Capping off a dream
Sen. Tom Carper speaks at Lerner College Graduate Convocation
2:03 p.m., June 4, 2014--“In adversity lies opportunity,” U.S. Sen. Tom Carper told students during the University of Delaware Alfred Lerner College of Business and Economics Graduate Convocation, advice that rings particularly true for students entering the world of business in the midst of a dynamic and competitive economy.
Carper, who earned his own master of business administration degree from UD in 1975, knows about persevering through challenge; at the time of his own graduate convocation he was across the globe serving as an aircraft mission commander in the United States Navy.
Board of Trustees
“I was not here, I missed my own graduation,” Carper said. “I was called back to active duty in the Navy. I had a P3 aircraft somewhere in the east Atlantic or Mediterranean, doing my job of tracking Soviet nuclear submarines. I missed what happened at the ceremony entirely. So, in a sense, this is my ceremony. And I just want to say, thank you all for joining me.”
A friendly and personable speaker, Carper drew laughter throughout his speech with jokes and personal anecdotes. He discussed some of the most difficult moments in his career, and the opportunities that those challenges presented.
When Carper ran for treasurer of Delaware in 1977, for example, he did so in a particularly adverse financial environment.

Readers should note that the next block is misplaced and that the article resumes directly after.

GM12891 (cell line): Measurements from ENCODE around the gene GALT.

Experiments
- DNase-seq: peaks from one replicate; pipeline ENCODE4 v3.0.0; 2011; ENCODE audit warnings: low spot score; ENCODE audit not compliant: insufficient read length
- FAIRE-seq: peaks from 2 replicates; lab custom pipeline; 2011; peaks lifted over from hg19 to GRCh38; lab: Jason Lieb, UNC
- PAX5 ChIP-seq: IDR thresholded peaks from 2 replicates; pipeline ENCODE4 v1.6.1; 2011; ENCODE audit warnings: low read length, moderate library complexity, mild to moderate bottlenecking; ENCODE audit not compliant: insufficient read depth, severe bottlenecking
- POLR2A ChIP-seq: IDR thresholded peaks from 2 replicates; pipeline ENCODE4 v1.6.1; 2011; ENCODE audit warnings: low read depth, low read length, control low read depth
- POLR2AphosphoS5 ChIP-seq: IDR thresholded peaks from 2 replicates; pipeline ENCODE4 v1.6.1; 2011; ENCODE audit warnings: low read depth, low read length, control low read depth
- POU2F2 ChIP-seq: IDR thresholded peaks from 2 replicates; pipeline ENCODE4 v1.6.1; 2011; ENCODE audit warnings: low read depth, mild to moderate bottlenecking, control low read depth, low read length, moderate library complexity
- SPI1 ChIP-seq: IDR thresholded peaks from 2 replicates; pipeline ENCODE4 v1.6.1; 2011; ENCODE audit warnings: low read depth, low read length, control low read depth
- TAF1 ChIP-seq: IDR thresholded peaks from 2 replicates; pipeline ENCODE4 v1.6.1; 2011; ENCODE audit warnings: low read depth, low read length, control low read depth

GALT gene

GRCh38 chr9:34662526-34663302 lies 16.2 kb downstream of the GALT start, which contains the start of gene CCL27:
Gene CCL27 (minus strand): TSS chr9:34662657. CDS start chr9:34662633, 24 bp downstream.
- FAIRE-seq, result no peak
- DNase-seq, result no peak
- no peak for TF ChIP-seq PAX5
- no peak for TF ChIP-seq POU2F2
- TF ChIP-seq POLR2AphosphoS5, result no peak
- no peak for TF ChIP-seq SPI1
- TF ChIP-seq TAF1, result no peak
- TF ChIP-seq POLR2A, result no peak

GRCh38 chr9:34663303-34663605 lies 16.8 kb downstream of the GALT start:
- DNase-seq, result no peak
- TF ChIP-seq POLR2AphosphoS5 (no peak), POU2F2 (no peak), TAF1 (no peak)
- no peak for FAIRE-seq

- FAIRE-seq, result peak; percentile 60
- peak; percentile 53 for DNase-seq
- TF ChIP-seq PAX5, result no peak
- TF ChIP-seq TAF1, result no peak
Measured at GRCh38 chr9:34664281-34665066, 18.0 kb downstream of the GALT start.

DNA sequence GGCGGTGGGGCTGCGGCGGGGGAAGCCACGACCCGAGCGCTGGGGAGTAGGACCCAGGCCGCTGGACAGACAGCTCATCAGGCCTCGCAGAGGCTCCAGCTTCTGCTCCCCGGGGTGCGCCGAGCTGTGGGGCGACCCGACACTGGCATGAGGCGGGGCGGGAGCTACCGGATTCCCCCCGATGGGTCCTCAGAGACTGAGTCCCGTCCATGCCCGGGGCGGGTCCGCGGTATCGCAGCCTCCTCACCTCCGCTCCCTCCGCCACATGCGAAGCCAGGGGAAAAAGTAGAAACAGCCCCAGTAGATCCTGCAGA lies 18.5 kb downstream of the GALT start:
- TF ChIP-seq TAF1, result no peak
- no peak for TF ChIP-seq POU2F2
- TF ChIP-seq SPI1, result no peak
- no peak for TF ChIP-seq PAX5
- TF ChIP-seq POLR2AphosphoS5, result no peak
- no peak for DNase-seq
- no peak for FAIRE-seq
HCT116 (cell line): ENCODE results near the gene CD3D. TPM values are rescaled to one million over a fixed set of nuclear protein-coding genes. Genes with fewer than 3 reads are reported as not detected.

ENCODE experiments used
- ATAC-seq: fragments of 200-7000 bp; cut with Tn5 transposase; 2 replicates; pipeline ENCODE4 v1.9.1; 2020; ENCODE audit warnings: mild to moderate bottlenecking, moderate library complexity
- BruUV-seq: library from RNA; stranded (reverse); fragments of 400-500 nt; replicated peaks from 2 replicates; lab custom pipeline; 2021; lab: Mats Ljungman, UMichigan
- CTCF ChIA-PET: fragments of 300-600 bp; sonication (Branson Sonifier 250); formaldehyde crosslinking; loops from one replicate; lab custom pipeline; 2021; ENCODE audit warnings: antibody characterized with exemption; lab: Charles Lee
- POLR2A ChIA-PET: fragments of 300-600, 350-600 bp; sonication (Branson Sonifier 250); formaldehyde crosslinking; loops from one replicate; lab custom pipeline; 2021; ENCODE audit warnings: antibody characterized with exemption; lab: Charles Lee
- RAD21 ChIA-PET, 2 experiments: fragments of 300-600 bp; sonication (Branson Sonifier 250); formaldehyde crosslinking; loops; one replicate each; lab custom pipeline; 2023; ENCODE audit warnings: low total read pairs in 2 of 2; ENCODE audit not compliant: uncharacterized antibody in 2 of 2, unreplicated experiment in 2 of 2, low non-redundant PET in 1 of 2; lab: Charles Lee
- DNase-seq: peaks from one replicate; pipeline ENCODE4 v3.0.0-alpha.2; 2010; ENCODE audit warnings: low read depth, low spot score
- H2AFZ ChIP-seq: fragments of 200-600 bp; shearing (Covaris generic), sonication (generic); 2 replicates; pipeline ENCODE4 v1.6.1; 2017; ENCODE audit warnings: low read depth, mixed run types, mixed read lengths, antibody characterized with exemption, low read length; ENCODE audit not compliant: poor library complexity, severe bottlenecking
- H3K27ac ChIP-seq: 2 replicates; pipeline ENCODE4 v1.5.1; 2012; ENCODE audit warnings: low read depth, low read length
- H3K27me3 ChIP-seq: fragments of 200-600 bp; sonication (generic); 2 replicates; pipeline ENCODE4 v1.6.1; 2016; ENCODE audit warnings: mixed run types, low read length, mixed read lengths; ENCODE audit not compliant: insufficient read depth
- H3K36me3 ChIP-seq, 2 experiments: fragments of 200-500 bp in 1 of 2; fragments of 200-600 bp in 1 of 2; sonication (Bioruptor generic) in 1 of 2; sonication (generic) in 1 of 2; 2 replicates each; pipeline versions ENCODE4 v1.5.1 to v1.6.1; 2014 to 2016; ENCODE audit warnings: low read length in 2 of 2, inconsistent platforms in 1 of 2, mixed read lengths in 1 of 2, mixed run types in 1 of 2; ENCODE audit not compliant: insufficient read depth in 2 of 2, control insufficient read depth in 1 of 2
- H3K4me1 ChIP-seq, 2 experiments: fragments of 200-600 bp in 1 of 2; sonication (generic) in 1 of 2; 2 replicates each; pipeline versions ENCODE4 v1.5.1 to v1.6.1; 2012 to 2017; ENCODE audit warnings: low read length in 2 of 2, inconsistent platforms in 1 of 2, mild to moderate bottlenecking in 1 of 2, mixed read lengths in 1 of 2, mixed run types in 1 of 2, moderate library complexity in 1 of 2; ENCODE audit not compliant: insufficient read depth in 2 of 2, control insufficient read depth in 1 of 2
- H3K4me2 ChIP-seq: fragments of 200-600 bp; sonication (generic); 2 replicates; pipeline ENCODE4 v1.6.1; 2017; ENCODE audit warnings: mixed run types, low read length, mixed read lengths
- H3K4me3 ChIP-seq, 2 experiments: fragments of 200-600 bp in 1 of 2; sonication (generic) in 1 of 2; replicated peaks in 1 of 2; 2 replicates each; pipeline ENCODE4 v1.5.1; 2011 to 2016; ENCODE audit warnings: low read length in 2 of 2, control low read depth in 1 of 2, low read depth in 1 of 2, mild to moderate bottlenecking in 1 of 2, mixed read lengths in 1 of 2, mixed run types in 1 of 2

“Delaware had the worst credit rating in the country, tied for dead last with Puerto Rico,” said Carper. “We were the best in the country at overestimating revenue and underestimating spending,” he continued, to additional laughter from the audience.
“Nobody wanted to run, and I did,” said Carper. In the end, his willingness to take on challenging work proved to be immensely valuable to his career. Carper is now one of only two Americans to have served as a U.S. senator, U.S. representative and governor during his career.
Graduates find opportunities
Fortunately, there is powerful evidence that UD graduates are also finding opportunities in spite of an adverse job market.
As students were awarded honors in accounting, business administration, economics, finance and hotel, restaurant and institutional management (HRIM), some honorees not in attendance had already left campus to focus on their professional careers in full.
“Some of our students finished at the end of the fall semester and are already gainfully employed,” explained James L Butkiewicz, professor and chair of the Department of Economics.
Other students, like graduate Jamie Hedrick, can look forward to internships in the coming months. Hedrick will soon begin a full-time internship with the Christiana Care Health System.
To attend convocation and share in this celebratory moment with the students, many families had to overcome the rigors of international travel.
Carper recognized the international makeup of the audience with the English greeting “good afternoon,” as well as the Chinese greeting, “ni hao.” The audience responded with the greeting and applause.